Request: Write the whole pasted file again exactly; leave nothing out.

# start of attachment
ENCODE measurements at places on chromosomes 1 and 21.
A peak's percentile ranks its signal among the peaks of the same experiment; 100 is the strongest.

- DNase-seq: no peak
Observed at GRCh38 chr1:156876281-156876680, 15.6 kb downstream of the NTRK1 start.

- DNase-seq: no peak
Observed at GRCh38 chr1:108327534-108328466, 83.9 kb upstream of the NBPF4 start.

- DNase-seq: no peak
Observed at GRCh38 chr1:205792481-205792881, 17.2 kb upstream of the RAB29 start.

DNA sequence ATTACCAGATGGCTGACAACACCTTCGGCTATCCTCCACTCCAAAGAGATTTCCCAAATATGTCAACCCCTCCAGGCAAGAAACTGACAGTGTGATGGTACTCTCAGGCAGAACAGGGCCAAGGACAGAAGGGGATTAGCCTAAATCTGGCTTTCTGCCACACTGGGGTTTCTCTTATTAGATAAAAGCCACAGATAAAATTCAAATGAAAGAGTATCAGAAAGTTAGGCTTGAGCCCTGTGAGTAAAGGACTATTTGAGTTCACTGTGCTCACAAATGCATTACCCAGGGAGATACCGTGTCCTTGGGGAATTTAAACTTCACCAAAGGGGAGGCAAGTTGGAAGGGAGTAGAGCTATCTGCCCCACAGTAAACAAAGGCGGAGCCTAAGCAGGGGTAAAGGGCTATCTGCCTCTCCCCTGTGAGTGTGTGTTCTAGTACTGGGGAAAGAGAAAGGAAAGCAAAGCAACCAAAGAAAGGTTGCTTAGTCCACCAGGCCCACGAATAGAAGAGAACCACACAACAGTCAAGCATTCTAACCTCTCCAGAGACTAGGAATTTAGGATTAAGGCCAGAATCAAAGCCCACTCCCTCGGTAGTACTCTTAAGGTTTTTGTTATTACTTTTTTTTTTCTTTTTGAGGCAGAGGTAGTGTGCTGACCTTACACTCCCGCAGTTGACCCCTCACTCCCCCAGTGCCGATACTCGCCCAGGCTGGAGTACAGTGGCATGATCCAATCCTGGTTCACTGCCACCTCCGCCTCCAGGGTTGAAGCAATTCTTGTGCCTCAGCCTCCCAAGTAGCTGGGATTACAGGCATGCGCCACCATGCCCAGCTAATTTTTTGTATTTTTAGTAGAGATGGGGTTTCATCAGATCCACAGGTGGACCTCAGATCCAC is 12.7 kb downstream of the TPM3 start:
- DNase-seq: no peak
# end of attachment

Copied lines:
ENCODE measurements at places on chromosomes 1 and 21.
A peak's percentile ranks its signal among the peaks of the same experiment; 100 is the strongest.

- DNase-seq: no peak
Observed at GRCh38 chr1:156876281-156876680, 15.6 kb downstream of the NTRK1 start.

- DNase-seq: no peak
Observed at GRCh38 chr1:108327534-108328466, 83.9 kb upstream of the NBPF4 start.

- DNase-seq: no peak
Observed at GRCh38 chr1:205792481-205792881, 17.2 kb upstream of the RAB29 start.

DNA sequence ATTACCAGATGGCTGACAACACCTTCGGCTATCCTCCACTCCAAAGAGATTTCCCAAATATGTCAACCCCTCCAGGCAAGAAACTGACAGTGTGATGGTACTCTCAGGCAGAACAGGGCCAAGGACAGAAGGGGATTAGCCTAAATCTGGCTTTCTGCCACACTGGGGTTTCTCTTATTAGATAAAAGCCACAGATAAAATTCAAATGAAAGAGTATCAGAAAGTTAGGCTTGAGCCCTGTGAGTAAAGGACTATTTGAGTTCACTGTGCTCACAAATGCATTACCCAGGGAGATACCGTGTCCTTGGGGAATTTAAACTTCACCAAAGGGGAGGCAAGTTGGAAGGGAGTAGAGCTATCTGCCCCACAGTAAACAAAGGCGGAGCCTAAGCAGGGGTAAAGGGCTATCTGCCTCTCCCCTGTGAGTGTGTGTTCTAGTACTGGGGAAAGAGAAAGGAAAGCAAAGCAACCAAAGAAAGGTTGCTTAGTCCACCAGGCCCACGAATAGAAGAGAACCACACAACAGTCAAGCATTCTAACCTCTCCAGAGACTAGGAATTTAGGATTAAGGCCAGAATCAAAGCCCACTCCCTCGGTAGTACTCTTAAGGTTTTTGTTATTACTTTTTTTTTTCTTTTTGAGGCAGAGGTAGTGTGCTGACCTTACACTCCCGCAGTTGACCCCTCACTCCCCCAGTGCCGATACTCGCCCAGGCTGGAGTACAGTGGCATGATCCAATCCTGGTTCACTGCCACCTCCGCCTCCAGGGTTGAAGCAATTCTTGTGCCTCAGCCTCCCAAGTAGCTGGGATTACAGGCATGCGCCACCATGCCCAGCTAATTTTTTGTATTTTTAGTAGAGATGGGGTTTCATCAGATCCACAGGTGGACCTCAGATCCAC is 12.7 kb downstream of the TPM3 start:
- DNase-seq: no peak